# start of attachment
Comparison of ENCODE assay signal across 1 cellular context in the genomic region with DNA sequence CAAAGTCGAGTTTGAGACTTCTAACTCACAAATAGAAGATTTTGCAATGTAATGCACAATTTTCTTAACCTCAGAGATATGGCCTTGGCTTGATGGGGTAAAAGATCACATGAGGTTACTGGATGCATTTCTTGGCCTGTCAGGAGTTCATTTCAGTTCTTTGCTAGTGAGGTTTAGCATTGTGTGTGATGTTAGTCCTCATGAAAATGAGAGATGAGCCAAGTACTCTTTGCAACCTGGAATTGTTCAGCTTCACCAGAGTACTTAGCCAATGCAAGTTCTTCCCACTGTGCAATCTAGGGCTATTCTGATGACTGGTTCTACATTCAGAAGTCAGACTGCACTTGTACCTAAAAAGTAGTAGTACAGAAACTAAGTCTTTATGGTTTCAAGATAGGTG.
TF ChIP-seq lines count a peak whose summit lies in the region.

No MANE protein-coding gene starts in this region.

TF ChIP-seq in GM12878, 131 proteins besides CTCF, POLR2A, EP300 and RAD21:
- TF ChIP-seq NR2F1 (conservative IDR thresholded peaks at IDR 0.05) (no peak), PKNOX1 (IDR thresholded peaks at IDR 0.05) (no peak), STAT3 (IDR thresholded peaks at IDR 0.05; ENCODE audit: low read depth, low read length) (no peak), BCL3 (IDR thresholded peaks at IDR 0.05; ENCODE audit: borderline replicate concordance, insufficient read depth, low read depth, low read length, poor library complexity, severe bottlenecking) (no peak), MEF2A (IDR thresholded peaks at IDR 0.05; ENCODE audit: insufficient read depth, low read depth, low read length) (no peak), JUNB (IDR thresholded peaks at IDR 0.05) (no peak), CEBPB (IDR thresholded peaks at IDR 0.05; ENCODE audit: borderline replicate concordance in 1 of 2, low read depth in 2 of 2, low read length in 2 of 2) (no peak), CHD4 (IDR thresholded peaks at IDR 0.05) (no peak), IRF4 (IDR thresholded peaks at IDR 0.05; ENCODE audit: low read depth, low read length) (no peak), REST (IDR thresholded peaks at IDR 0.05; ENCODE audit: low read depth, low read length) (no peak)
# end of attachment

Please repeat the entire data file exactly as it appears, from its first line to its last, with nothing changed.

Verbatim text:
Comparison of ENCODE assay signal across 1 cellular context in the genomic region with DNA sequence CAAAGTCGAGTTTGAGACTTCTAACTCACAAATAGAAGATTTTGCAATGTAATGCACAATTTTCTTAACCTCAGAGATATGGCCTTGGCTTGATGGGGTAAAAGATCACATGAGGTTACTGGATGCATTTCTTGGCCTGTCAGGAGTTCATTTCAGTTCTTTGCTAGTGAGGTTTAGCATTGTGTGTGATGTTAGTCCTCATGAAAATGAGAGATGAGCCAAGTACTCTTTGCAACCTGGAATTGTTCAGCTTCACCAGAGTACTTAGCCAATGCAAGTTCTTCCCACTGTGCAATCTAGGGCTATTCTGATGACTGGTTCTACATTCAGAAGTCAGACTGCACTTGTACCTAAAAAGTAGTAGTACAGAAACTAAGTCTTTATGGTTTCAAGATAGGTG.
TF ChIP-seq lines count a peak whose summit lies in the region.

No MANE protein-coding gene starts in this region.

TF ChIP-seq in GM12878, 131 proteins besides CTCF, POLR2A, EP300 and RAD21:
- TF ChIP-seq NR2F1 (conservative IDR thresholded peaks at IDR 0.05) (no peak), PKNOX1 (IDR thresholded peaks at IDR 0.05) (no peak), STAT3 (IDR thresholded peaks at IDR 0.05; ENCODE audit: low read depth, low read length) (no peak), BCL3 (IDR thresholded peaks at IDR 0.05; ENCODE audit: borderline replicate concordance, insufficient read depth, low read depth, low read length, poor library complexity, severe bottlenecking) (no peak), MEF2A (IDR thresholded peaks at IDR 0.05; ENCODE audit: insufficient read depth, low read depth, low read length) (no peak), JUNB (IDR thresholded peaks at IDR 0.05) (no peak), CEBPB (IDR thresholded peaks at IDR 0.05; ENCODE audit: borderline replicate concordance in 1 of 2, low read depth in 2 of 2, low read length in 2 of 2) (no peak), CHD4 (IDR thresholded peaks at IDR 0.05) (no peak), IRF4 (IDR thresholded peaks at IDR 0.05; ENCODE audit: low read depth, low read length) (no peak), REST (IDR thresholded peaks at IDR 0.05; ENCODE audit: low read depth, low read length) (no peak)